Our final destination on break was Rome. As with the other cities, it was everything it’s hyped up to be. The food was amazing, the Roman ruins were fascinating, and I got to meet up with a friend from home who showed us around the city our second night there. The highlight was probably the Vatican. I’d seen so many pictures of it before, and it more than lived up to my expectations. It was an incredible, deeply moving experience.

All in all, Fall Break was a great time spent with great people. I got to see some of the most important cities in all of Western Civilization and some of the most beautiful sights in all of Europe, all within the span of a week. I could not be happier with how my Fall Break went.

Twenty-Four Hours in Edinburgh

Author: Emma Hecht

Location: Edinburgh, Scotland

Pronouns: She/Her/Hers

I don’t have class after noon on Tuesday or at all on Wednesday. So, for fun, I got on Kayak a couple weeks ago and just looked at flights that would get me somewhere and back in about 24-36 hours (Kayak’s explore tab is my best friend). What I found was a round trip flight to Edinburgh, Scotland for 19 pounds… that’s less than 25 dollars.

I got into Scotland around 7 pm on Tuesday evening, went to a pub for an amazing dinner of steak & ale pie and chocolate cake, and then headed to my hostel. I went to bed relatively early so that I could get up at 5:45 am in the morning and climb a hill/mountain/cliff, “Arthur’s Seat” and be at the top for the sunrise. I tumbled out of bed around 5:52 and began the forty minute walk to Arthur’s Seat. It was raining very slightly. It was also pitch black. Five minutes away from my destination, I reached a forest. Apple Maps thought it was a good idea for me to go through it, but I wasn’t convinced. So I stood and looked at it for a good two minutes, deciding if climbing a mountain was worth risking getting kidnapped. Then I saw cars passing on the other side of the forest and their headlights shed enough light for me to see that the forest was about ten trees on either side of a paved sidewalk. I crossed through without any threats to my safety and worked on figuring out where the paths were to climb up, using three feet of light from my iPhone’s flashlight to guide me. At one point I saw a distant light through the dark and I thought, “Oh wow they marked the path with lights, this is great!” But then the light started moving and I realized it was a person. (I concluded it wasn’t a murderer because murderers wouldn’t wear a light that drew attention to them.)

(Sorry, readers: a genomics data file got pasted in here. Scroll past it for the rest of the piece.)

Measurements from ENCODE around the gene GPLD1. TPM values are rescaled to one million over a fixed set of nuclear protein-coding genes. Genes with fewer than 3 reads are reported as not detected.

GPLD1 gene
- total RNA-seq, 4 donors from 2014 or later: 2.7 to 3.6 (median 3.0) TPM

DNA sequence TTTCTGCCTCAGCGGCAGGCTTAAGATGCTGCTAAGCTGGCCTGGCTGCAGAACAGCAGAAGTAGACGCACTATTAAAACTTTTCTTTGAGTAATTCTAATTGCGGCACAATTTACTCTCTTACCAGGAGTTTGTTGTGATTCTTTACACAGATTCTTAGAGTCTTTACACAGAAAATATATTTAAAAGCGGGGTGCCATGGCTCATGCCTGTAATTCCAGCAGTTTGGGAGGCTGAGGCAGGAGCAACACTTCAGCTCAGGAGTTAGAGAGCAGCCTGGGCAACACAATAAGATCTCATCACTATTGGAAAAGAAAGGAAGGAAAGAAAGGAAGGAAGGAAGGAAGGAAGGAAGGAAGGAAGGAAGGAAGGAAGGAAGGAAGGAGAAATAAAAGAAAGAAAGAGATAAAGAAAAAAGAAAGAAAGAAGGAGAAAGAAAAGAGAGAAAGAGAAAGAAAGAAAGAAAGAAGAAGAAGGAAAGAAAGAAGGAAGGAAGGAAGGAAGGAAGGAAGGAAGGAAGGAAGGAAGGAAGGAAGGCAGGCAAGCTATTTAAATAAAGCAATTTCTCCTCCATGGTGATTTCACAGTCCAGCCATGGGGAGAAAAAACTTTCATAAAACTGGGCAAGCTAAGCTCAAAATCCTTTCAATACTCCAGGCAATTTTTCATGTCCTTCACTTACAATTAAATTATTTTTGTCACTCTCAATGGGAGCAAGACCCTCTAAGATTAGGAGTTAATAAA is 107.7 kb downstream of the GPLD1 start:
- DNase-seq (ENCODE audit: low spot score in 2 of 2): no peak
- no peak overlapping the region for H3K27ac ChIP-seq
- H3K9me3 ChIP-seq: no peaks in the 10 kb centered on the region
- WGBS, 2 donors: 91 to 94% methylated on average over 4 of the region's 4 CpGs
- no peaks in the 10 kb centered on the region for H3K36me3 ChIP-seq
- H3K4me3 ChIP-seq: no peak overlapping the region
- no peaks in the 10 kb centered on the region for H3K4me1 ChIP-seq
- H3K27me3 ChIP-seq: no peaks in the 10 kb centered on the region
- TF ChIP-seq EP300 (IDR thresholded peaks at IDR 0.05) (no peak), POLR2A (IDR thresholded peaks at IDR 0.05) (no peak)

I remembered that I had a map on my phone of the different paths that there are to Arthur’s Seat, so I whipped that out and saw I was closest to the red path, which was described as a “very steep climb” and I thought, “a) it’s extremely dark out, b) it’s been raining, so there will be a good amount of mud, c) I’m wearing boots with very little traction, and d) I have very little experience climbing.” So, I’m on what I can only hope is the red path and I’m making all sorts of wrong turns on paths that aren’t really paths, until it starts to get light and I make a beeline through some grass that leads up to some peaks. I’m not actually convinced that I made it to Arthur’s Seat, but I made it to somewhere tall and it was beautiful.

After the climb, I went to The Elephant House, the café where JK Rowling wrote the Harry Potter series, or at least The Sorcerer’s Stone. I’ve loved Harry Potter since middle school (who hasn’t?) so that was pretty amazing. I had a cup of tea (as you do in the UK) and a piece of carrot cake.

I went to a few other museums throughout the day, including the National Museum of Scotland, where I saw Dolly, the genetically engineered sheep! My high school biology teacher would be so proud that I remember things from her class.

I was sitting in the Edinburgh airport, waiting for the screen to announce my gate and I got on Kayak and asked where they could take me for December 4th and 5th. So now I’m going to Oslo for 14 pounds. The train ride from Cambridge to the airport and back is going to cost me more than that.

Older posts

© 2020 Valpo Voyager

Theme by Anders NorenUp ↑